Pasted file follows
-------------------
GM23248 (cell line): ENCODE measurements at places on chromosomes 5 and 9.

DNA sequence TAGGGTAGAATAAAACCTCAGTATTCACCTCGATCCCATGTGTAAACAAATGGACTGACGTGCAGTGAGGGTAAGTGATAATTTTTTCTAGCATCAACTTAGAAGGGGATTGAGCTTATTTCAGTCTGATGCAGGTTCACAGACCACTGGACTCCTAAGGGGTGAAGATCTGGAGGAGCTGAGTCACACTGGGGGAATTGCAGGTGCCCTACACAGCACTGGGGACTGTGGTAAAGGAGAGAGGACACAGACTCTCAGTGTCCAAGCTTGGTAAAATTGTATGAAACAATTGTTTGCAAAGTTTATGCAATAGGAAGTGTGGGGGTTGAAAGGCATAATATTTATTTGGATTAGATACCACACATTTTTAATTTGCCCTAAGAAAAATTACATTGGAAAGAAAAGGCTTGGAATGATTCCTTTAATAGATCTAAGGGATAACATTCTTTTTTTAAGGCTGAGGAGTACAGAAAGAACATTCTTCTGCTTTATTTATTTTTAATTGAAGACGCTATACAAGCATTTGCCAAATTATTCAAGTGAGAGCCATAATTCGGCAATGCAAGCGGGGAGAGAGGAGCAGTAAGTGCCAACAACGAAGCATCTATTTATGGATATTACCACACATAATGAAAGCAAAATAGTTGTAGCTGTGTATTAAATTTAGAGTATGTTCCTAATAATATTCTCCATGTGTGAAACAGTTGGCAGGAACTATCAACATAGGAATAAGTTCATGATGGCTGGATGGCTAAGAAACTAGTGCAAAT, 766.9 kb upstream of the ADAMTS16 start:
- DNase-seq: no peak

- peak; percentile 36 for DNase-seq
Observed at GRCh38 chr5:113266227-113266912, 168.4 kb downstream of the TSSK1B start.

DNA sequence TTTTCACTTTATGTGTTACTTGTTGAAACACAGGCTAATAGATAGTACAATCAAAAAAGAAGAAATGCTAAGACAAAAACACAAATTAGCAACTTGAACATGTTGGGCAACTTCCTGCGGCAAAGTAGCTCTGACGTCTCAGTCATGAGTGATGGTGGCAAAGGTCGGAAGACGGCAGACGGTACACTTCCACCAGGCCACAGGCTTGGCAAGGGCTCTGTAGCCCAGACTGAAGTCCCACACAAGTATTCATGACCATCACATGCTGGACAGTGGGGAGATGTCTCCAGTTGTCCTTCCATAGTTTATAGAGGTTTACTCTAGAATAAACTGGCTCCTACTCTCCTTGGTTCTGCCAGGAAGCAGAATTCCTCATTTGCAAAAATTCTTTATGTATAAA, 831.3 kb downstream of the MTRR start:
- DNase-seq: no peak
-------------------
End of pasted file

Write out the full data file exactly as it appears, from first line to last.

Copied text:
GM23248 (cell line): ENCODE measurements at places on chromosomes 5 and 9.

DNA sequence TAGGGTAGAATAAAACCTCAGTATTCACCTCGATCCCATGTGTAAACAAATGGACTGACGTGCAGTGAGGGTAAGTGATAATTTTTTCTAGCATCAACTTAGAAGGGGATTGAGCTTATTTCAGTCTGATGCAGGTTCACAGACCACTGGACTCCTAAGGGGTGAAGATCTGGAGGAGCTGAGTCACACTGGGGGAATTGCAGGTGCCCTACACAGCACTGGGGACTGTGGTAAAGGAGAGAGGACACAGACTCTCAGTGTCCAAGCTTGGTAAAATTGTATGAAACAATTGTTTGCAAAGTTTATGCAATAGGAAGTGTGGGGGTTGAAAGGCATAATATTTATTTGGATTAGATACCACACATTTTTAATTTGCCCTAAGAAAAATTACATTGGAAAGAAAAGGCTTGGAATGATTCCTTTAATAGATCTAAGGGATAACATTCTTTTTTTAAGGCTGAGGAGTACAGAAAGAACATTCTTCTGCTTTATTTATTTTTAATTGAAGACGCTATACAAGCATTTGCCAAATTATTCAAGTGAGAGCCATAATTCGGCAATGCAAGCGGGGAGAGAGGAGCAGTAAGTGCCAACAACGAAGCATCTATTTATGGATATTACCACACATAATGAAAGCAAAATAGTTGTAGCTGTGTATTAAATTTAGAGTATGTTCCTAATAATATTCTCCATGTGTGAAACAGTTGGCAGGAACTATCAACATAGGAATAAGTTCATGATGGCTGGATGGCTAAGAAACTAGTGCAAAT, 766.9 kb upstream of the ADAMTS16 start:
- DNase-seq: no peak

- peak; percentile 36 for DNase-seq
Observed at GRCh38 chr5:113266227-113266912, 168.4 kb downstream of the TSSK1B start.

DNA sequence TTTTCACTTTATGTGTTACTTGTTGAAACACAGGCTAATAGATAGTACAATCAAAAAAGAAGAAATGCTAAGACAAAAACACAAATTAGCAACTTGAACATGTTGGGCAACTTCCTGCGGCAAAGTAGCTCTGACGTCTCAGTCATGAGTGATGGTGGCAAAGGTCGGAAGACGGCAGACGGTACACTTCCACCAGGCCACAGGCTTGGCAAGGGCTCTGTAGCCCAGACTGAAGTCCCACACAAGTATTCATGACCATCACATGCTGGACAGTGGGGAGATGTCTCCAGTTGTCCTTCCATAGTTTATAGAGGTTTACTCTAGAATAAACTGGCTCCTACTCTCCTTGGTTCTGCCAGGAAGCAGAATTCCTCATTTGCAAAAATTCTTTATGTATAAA, 831.3 kb downstream of the MTRR start:
- DNase-seq: no peak